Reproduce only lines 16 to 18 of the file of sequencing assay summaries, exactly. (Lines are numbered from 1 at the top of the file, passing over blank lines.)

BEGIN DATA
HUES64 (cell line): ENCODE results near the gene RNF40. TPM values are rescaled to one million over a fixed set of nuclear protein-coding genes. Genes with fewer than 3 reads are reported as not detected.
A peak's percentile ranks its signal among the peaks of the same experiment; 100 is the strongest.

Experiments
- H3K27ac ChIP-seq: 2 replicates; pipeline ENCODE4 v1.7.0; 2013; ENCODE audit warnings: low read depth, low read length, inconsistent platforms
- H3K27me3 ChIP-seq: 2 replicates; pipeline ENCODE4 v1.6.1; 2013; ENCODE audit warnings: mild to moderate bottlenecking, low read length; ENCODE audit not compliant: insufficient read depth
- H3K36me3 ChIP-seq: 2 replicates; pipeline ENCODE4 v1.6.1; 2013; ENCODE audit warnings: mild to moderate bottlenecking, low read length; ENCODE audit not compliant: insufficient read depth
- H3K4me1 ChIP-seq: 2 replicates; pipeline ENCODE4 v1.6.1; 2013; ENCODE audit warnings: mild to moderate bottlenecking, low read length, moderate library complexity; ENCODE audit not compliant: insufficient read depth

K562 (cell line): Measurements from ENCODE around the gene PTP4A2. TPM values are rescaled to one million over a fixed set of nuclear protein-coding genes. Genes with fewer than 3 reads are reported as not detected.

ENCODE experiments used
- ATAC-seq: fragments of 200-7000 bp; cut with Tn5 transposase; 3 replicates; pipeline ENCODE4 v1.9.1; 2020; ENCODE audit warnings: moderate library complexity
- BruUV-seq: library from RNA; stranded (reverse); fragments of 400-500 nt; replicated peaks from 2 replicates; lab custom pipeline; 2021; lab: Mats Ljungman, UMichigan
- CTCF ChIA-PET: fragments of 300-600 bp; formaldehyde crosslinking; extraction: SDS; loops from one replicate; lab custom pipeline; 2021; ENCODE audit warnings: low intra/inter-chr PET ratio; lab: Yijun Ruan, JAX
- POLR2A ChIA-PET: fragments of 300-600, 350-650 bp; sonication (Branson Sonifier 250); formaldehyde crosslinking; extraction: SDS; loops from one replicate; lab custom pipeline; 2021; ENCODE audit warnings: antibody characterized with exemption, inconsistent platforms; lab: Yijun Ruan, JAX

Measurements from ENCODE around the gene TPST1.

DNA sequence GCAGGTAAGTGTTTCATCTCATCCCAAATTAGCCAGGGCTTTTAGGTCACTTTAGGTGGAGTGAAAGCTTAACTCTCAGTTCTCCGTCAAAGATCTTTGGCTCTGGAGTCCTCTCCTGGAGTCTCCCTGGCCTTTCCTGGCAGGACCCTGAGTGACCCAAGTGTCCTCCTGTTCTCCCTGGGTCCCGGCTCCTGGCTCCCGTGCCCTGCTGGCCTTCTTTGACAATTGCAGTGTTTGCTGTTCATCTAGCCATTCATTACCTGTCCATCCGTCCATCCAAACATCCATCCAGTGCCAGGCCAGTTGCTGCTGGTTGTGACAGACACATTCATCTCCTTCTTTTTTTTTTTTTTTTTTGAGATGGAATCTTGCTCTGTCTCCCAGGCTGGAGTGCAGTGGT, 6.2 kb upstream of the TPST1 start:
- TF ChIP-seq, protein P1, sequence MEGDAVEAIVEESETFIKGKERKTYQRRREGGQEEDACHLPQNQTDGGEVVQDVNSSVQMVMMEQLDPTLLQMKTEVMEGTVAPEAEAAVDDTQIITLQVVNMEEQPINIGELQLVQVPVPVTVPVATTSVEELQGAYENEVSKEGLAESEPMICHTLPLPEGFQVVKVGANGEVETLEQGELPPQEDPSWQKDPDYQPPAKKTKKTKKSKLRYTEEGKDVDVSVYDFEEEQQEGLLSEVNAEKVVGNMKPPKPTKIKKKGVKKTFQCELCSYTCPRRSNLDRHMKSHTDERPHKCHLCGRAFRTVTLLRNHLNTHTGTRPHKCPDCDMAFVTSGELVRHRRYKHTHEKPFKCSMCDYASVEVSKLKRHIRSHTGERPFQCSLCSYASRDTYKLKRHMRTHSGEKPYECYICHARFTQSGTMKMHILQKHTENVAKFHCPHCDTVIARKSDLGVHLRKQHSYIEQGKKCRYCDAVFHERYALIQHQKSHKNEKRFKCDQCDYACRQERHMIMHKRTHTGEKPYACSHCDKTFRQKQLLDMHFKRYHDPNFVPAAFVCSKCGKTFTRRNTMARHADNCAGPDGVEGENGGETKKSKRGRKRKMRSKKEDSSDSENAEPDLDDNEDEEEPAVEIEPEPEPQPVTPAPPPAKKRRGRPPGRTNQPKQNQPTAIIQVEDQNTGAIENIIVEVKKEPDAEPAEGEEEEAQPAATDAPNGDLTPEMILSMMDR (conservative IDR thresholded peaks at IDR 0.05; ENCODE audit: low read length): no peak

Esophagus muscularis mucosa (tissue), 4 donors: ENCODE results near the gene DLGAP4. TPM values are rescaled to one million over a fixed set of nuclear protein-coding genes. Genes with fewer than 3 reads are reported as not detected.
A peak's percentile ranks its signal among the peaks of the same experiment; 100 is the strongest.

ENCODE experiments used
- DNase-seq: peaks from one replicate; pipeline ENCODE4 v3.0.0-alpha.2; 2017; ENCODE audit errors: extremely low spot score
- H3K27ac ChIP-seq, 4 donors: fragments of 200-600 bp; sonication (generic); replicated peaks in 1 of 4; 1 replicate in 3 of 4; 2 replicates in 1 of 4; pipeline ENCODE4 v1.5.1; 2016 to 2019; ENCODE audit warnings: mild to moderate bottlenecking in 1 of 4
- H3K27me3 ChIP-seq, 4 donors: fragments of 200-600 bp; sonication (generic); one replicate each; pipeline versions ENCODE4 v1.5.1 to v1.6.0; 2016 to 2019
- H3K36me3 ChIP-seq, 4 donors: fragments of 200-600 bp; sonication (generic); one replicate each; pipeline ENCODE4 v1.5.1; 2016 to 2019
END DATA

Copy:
- TF ChIP-seq, protein P1, sequence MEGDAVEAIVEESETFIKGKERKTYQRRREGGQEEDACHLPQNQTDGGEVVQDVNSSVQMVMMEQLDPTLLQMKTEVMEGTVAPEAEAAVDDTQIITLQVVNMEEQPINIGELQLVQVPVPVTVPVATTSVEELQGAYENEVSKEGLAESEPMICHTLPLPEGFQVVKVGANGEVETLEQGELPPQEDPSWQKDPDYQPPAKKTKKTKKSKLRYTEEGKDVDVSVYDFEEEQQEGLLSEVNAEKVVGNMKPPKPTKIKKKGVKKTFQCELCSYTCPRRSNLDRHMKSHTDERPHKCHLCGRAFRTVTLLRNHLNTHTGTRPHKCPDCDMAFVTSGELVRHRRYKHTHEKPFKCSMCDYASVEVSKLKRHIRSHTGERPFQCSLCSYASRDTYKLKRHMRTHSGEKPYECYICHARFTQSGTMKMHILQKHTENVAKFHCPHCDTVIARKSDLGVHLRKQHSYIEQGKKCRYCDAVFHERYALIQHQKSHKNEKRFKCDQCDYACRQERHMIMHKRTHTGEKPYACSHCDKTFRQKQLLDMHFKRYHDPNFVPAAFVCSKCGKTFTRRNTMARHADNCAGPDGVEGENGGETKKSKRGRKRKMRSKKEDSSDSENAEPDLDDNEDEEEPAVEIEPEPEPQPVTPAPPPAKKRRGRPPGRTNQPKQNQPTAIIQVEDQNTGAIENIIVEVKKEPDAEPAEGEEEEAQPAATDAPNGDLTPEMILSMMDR (conservative IDR thresholded peaks at IDR 0.05; ENCODE audit: low read length): no peak

Esophagus muscularis mucosa (tissue), 4 donors: ENCODE results near the gene DLGAP4. TPM values are rescaled to one million over a fixed set of nuclear protein-coding genes. Genes with fewer than 3 reads are reported as not detected.
A peak's percentile ranks its signal among the peaks of the same experiment; 100 is the strongest.